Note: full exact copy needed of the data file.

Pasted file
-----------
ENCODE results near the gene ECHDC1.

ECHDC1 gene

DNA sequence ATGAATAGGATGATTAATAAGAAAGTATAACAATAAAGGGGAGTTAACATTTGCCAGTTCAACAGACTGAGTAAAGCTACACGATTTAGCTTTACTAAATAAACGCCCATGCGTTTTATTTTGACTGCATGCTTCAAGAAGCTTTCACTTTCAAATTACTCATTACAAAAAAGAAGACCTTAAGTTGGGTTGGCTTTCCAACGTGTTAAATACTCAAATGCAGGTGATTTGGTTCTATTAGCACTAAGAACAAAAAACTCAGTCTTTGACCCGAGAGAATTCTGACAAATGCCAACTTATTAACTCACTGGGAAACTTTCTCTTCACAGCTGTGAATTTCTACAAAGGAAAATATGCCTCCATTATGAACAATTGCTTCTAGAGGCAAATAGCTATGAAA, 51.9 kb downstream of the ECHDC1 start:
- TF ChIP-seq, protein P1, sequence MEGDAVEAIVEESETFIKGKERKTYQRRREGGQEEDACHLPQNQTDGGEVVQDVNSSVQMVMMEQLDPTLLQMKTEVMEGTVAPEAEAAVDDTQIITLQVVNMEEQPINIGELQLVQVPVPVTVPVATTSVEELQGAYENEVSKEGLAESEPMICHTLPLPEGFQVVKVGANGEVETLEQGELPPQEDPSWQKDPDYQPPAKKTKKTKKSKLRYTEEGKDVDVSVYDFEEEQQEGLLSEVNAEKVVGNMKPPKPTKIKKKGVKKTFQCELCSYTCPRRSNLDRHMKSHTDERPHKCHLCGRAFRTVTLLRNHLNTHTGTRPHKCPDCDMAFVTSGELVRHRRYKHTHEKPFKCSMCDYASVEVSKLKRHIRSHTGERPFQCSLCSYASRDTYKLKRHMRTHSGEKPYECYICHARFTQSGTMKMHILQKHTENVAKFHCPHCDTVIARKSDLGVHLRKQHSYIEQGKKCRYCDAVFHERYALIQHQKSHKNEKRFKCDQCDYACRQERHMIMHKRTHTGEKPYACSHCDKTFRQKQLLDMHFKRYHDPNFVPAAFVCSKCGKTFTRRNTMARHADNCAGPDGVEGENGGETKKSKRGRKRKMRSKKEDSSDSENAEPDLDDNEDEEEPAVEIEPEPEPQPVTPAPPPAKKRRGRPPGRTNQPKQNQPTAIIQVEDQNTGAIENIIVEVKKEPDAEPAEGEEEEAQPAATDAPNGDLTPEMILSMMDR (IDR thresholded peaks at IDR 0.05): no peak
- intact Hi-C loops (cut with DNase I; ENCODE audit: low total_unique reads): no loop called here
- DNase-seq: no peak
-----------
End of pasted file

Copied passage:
ENCODE results near the gene ECHDC1.

ECHDC1 gene

DNA sequence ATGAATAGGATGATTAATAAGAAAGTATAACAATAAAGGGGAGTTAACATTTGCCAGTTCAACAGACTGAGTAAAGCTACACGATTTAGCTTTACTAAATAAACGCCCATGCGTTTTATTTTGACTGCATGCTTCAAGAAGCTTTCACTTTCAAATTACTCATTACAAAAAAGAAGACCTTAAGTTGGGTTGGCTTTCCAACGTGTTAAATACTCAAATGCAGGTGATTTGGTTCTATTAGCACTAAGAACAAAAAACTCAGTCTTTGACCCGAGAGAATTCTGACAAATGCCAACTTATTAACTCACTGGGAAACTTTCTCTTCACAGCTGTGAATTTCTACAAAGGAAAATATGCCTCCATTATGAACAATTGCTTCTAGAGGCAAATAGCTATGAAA, 51.9 kb downstream of the ECHDC1 start:
- TF ChIP-seq, protein P1, sequence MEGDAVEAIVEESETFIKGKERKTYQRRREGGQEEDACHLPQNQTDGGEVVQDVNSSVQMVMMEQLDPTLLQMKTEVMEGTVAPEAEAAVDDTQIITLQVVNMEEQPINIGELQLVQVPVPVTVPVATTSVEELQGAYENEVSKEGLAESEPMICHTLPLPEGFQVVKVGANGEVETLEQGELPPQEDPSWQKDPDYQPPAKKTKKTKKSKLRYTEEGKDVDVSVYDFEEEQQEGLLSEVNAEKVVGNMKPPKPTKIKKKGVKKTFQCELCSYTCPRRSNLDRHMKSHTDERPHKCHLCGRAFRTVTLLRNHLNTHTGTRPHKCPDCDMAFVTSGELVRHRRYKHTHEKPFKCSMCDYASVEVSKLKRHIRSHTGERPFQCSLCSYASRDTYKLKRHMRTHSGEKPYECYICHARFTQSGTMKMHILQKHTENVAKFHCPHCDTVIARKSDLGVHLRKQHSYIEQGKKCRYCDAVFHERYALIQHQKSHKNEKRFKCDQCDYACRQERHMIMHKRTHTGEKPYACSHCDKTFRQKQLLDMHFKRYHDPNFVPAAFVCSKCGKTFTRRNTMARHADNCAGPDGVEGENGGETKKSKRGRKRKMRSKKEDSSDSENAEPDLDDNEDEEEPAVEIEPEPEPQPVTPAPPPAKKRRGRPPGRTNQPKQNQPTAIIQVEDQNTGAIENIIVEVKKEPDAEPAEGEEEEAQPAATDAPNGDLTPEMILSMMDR (IDR thresholded peaks at IDR 0.05): no peak
- intact Hi-C loops (cut with DNase I; ENCODE audit: low total_unique reads): no loop called here
- DNase-seq: no peak